William Crookes : biography
Crookes investigated the properties of cathode rays, showing that they travel in straight lines, cause fluorescence in objects upon which they impinge, and by their impact produce great heat. He believed that he had discovered a fourth state of matter, which he called "radiant matter",Radio-activity induced by the oscillatory discharge, or, The subsequent radio-active emanation from substances exposed to the Tesla oscillatory discharge. Harry Marshall Diemer, Ralph Stuart Cooper. Cornell University, 1903. . but his theoretical views on the nature of "radiant matter" were to be superseded.Chemist & Druggist, Volume 60. Benn Brothers., 1902. . He believed the rays to consist of streams of particles of ordinary molecular magnitude. It remained for Sir J. J. Thomson to expound on the subatomic nature of cathode rays (consisting of streams of negative electronsNegatively electrified particles whose mass is only 1/1840 that of a hydrogen atom). Nevertheless, Crookes’s experimental work in this field was the foundation of discoveries which eventually changed the whole of chemistry and physics.
Crookes’ attention had been attracted to the vacuum balance in the course of thallium research. He soon discovered the phenomenon upon which depends the action of the Crookes radiometer, in which a system of vanes, each blackened on one side and polished on the other, is set in rotation when exposed to radiant energy. Crookes did not, however, provide the true explanation of this apparent "attraction and repulsion resulting from radiation".
After 1880, he lived at 7 Kensington Park Gardens, where all his later work was carried out in his private laboratory.
Sir Leslie Ward 1902]] Crookes identified the first known sample of helium, in 1895. Crookes was knighted in 1897.
In 1903, Crookes turned his attention to the newly discovered phenomenon of radioactivity, achieving the separation from uranium of its active transformation product, uranium-X (later established to be protactinium). He observed the gradual decay of the separated transformation product, and the simultaneous reproduction of a fresh supply in the original uranium. At about the same time as this important discovery, he observed that when "p-particles", ejected from radio-active substances, impinge upon zinc sulfide, each impact is accompanied by a minute scintillation, an observation which forms the basis of one of the most useful methods in the technique of radioactivity.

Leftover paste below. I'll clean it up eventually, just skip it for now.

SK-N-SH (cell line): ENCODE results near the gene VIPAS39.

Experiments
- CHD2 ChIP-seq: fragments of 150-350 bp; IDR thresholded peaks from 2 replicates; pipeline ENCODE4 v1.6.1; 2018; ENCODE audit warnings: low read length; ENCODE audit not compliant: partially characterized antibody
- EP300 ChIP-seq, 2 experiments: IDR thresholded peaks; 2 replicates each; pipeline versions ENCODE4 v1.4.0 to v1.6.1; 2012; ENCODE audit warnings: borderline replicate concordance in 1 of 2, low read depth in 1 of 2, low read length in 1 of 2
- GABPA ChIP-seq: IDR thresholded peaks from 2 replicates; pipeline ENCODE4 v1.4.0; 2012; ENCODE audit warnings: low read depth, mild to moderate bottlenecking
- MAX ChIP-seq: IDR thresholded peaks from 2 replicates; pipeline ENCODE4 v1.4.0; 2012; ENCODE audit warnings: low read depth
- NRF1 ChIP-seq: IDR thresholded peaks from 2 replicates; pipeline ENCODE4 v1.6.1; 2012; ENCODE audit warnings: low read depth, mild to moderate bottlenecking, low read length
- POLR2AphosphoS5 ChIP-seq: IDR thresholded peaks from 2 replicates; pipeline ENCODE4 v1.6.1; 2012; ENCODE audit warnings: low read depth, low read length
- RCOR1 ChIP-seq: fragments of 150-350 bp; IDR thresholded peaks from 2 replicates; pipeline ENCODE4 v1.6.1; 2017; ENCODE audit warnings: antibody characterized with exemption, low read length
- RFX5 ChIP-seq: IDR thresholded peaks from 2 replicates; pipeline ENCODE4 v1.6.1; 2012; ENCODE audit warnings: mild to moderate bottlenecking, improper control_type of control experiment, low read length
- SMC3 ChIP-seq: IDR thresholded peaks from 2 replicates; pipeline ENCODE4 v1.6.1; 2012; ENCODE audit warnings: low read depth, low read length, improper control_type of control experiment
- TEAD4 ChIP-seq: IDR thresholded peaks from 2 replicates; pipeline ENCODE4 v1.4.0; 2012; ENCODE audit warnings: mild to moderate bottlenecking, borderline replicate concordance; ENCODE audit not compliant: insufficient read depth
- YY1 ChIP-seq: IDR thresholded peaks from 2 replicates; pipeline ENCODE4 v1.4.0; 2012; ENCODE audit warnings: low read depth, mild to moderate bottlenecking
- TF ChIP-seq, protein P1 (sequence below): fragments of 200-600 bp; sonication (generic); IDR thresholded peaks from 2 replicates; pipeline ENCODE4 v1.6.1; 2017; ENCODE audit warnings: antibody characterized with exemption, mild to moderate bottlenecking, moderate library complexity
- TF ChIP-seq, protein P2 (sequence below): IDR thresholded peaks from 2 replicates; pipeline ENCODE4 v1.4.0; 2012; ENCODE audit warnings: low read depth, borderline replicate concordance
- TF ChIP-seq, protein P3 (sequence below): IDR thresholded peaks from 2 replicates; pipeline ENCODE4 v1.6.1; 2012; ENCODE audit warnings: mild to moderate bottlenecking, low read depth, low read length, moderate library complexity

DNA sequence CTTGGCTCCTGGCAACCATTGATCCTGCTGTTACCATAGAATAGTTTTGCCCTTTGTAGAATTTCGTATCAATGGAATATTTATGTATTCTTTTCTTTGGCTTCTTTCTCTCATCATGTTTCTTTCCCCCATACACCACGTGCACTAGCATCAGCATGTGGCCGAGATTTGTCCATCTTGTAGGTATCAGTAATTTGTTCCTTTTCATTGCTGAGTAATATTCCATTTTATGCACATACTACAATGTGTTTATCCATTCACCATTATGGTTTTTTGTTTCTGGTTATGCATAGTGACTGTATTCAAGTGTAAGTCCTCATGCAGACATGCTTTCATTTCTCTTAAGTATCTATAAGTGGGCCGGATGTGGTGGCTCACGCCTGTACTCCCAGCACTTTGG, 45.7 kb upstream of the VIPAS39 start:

Crookes wrote a small book on diamonds in 1909. In 1910, Crookes received the Order of Merit. He died in London on 4 April 1919, two years after his wife. He is buried in London’s Brompton Cemetery.Brock (2004)
In 1870 Crookes decided that science had a duty to study preternatural phenomena associated with spiritualism (Crookes 1870). Judging from family letters, Crookes had already developed a favorable view of spiritualism by 1869.Doyle 1926: volume 1, 232 – 233 In this he was possibly influenced by the untimely death of his younger brother Philip in 1867 at age 21 from yellow fever contracted while on an expedition to lay a telegraph cable from Cuba to Florida.Crookes 1868 Nevertheless, he was determined to conduct his inquiry impartially and described the conditions he imposed on mediums as follows: "It must be at my own house, and my own selection of friends and spectators, under my own conditions, and I may do whatever I like as regards apparatus".Doyle 1926: volume 1, 177) Among the mediums he studied were Kate Fox, Florence Cook, and Daniel Dunglas HomeDoyle 1926: volume 1, 230-251) Among the phenomena he witnessed were movement of bodies at a distance, rappings, changes in the weights of bodies, levitation, appearance of luminous objects, appearance of phantom figures, appearance of writing without human agency, and circumstances which "point to the agency of an outside intelligence".
To find support and assistance for his research, he joined the Society for Psychical Research, becoming its president in the 1890s: he also joined the Theosophical Society and the Ghost Club, of which he was president from 1907 to 1912. In 1890 he was initiated into the Hermetic Order of the Golden Dawn.
His report on this research in 1874, concluded that these phenomena could not be explained as conjuring, and that further research would be useful. Crookes was not alone in his views. Fellow scientists who came to believe in spiritualism included Alfred Russel Wallace, Oliver Lodge and Lord Rayleigh.Doyle 1926: volume 1, 62) Nevertheless, most scientists were convinced that spiritualism was fraudulent, and Crookes’ final report so outraged the scientific establishment "that there was talk of depriving him of his Fellowship of the Royal Society." Crookes then became much more cautious and didn’t discuss his views publicly until 1898, when he felt his position was secure. From that time until his death in 1919, letters and interviews show that Crookes was a believer in spiritualism.Doyle 1926: volume 1, 169 – 170, 249 – 251